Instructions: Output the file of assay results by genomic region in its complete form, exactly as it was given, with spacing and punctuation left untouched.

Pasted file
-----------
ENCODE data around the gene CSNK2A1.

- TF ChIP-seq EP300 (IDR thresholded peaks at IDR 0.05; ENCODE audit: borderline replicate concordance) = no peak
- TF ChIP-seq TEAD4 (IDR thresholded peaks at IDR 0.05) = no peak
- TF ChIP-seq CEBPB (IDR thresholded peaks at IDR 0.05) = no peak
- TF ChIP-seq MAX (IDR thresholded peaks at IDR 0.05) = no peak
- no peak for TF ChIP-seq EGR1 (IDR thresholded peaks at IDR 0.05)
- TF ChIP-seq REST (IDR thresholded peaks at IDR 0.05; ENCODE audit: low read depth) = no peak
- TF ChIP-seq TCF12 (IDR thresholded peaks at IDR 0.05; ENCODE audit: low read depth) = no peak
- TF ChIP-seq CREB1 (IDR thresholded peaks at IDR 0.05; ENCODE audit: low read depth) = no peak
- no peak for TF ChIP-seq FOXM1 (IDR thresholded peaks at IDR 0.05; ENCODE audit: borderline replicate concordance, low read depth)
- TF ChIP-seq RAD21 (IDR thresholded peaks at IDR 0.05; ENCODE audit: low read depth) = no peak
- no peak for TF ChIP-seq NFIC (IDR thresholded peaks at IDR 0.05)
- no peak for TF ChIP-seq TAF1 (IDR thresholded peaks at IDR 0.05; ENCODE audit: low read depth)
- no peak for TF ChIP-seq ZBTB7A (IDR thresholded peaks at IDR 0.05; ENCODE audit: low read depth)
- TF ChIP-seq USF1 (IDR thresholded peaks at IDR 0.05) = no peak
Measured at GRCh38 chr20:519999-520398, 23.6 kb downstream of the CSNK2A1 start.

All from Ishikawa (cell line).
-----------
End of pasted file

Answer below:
ENCODE data around the gene CSNK2A1.

- TF ChIP-seq EP300 (IDR thresholded peaks at IDR 0.05; ENCODE audit: borderline replicate concordance) = no peak
- TF ChIP-seq TEAD4 (IDR thresholded peaks at IDR 0.05) = no peak
- TF ChIP-seq CEBPB (IDR thresholded peaks at IDR 0.05) = no peak
- TF ChIP-seq MAX (IDR thresholded peaks at IDR 0.05) = no peak
- no peak for TF ChIP-seq EGR1 (IDR thresholded peaks at IDR 0.05)
- TF ChIP-seq REST (IDR thresholded peaks at IDR 0.05; ENCODE audit: low read depth) = no peak
- TF ChIP-seq TCF12 (IDR thresholded peaks at IDR 0.05; ENCODE audit: low read depth) = no peak
- TF ChIP-seq CREB1 (IDR thresholded peaks at IDR 0.05; ENCODE audit: low read depth) = no peak
- no peak for TF ChIP-seq FOXM1 (IDR thresholded peaks at IDR 0.05; ENCODE audit: borderline replicate concordance, low read depth)
- TF ChIP-seq RAD21 (IDR thresholded peaks at IDR 0.05; ENCODE audit: low read depth) = no peak
- no peak for TF ChIP-seq NFIC (IDR thresholded peaks at IDR 0.05)
- no peak for TF ChIP-seq TAF1 (IDR thresholded peaks at IDR 0.05; ENCODE audit: low read depth)
- no peak for TF ChIP-seq ZBTB7A (IDR thresholded peaks at IDR 0.05; ENCODE audit: low read depth)
- TF ChIP-seq USF1 (IDR thresholded peaks at IDR 0.05) = no peak
Measured at GRCh38 chr20:519999-520398, 23.6 kb downstream of the CSNK2A1 start.

All from Ishikawa (cell line).